Elias McConnell, Alex Frost
Directed by Gus Van Sant
Don't write off Gus Van Sant's Elephant as arty jerk-off cinema just because it won the top film and directing prizes at the 2003 Cannes snobfest. Elephant, which details a high school shooting spree modeled on Columbine, is scarier than anything in The Texas Chainsaw Massacre. But Van Sant's aim isn't satire (Bowling for Columbine) or splatter (Zero Day). The title, borrowed from Alan Clarke's 1989 BBC film about violence in Northern Ireland, refers to something metaphorically huge that we all see and we all choose to ignore.
What Van Sant sees with piercing clarity are the bruises that come with being young in America. His movie, set on a fall day at an unnamed high school in Portland, Oregon, uses real high school students who improvise their dialogue. Van Sant busts out of the narrative box of his Hollywood hit Good Will Hunting. Elephant, brilliantly shot by Harris Sevides, has the experimental feel that the pair brought to Gerry, which merely followed two lost hikers.
In Elephant, the camera pokes around, catching snippets of talk, observing the beauty of one young face and the desolation of another. Then two students, Alex (Alex Frost) and Eric (Eric Deulen), enter school in camouflage gear and carrying assault weapons, and the mood switches to skin-crawling dread.
Van Sant's gaze takes in everything, not just the shooters. Elias (Elias McConnell) snaps photos as he wanders the campus. Michelle (Kristen Hicks) — so shy she won't undress for gym class — rushes off to her job in the library. Three bulimic gossips — Nicole (Nicole George), Brittany (Brittany Mountain) and Acadia (Alicia Miles) — stare jealously as Carrie (Carrie Finklea) wet-kisses her hottie football hero boyfriend, Nathan (Nathan Tyson).
Stereotypes? Not as Van Sant presents them, sometimes showing the same seemingly casual encounter from different angles, inviting us not just to look but to look closely. It's the closer look that gets at the problems no one, at school or at home, is noticing. Tow-headed John (John Robinson), being driven to school by his drunk dad (Timothy Bottoms), must take the wheel himself, call his brother for help and then get detention from a clueless principal (Matt Malloy).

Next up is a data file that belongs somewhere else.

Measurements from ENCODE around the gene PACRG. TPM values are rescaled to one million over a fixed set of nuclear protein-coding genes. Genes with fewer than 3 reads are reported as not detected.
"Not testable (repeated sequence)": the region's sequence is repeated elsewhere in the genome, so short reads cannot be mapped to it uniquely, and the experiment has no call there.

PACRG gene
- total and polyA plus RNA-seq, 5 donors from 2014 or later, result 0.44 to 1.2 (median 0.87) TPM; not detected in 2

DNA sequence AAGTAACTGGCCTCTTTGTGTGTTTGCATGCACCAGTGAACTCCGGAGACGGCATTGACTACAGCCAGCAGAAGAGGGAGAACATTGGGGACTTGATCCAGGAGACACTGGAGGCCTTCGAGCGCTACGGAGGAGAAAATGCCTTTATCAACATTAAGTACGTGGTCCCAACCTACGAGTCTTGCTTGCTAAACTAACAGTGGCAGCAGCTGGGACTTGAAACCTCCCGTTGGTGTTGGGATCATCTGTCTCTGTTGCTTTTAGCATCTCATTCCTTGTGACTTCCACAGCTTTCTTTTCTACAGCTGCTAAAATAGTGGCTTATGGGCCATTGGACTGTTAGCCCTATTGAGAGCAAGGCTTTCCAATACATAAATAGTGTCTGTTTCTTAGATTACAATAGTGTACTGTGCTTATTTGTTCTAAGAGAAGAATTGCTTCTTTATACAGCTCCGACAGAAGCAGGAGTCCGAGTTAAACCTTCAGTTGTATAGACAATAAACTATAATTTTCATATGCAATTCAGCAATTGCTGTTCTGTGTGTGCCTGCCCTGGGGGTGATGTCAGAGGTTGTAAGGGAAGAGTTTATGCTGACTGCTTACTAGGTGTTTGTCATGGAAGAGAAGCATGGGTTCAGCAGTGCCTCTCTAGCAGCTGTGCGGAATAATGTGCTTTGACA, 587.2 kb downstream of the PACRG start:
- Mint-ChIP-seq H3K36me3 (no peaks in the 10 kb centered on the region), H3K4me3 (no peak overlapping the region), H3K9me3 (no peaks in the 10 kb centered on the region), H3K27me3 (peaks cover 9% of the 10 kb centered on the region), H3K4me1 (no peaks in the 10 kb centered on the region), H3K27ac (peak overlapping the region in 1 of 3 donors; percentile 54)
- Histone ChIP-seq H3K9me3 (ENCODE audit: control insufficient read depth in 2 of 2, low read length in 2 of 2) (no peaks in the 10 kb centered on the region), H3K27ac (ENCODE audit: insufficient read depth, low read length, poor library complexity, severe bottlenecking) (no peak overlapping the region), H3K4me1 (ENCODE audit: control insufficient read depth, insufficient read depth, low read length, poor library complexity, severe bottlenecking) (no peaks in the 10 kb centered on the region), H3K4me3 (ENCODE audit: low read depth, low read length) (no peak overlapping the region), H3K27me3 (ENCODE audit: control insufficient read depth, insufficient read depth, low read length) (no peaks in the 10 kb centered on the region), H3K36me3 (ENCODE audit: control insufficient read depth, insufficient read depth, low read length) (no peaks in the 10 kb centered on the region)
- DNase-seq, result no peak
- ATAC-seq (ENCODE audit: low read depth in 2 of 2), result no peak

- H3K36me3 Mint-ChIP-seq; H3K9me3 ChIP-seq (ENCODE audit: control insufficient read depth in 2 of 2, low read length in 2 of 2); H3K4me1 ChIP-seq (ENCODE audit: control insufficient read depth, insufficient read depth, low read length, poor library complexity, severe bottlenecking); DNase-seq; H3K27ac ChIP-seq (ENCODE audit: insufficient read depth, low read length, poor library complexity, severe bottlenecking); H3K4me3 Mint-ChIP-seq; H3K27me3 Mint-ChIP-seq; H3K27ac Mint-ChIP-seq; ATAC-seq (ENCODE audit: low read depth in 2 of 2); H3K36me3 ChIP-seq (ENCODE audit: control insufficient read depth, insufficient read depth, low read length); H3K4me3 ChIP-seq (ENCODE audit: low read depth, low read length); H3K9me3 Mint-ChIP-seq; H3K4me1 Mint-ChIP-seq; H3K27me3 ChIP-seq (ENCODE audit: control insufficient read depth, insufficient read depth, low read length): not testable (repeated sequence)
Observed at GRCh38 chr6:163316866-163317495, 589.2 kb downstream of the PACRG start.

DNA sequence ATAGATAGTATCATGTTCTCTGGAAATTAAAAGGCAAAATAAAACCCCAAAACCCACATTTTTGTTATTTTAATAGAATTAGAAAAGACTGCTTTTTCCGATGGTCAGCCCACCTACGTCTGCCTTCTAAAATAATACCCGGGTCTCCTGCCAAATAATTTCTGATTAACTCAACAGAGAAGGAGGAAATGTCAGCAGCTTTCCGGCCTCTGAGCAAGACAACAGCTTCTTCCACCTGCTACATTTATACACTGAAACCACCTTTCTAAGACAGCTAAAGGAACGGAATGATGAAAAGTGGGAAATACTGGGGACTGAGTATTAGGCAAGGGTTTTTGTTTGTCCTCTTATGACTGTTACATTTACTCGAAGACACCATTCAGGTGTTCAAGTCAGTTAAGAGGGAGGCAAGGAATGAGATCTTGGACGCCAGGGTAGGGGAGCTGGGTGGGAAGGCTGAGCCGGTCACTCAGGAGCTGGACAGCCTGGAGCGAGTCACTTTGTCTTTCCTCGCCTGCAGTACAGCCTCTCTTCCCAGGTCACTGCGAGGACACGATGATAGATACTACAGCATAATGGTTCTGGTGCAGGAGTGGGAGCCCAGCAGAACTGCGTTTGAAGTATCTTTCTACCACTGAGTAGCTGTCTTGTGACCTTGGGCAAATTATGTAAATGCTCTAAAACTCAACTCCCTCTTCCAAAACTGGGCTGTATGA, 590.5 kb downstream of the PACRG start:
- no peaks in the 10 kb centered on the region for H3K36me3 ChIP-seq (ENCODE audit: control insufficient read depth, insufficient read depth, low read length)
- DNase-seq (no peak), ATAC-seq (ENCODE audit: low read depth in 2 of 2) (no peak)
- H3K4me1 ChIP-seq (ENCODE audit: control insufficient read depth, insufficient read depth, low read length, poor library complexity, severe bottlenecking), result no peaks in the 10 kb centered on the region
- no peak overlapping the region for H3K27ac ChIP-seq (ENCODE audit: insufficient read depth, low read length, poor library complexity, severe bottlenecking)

It's only in the film's final chapter that Van Sant takes us home with the shooters. All the glib excuses for violence are laid out here, including the ease with which the boys obtain guns on the Internet. Eric plays brutal video games and Alex bangs out Ludwig B. (shades of A Clockwork Orange) on the piano. They watch a TV documentary on Hitler and later take a shower and kiss. This scene has caused the film's detractors to label the pair "Nazi homos." Did they hear Alex's line ("I never even kissed anybody before")? Did they wonder why parents, teachers and peers never noticed what made these two boys outsiders in the first place? Did they wonder when it became so easy not to pay attention?
Van Sant wonders, and if you watch Elephant with the attention it deserves, so will you. This isn't a film about what turns kids into killing machines. It is a film that gets at the small things that can drain a heart of feeling. "Most importantly, have fun," says Alex to Eric as they drive to school. The line is a twisted parody of the brushoff they've heard too often. To those who see no purpose to this film, I say the purpose is learning not to turn a blind eye. The unique and unforgettable Elephant keeps its eyes wide open.
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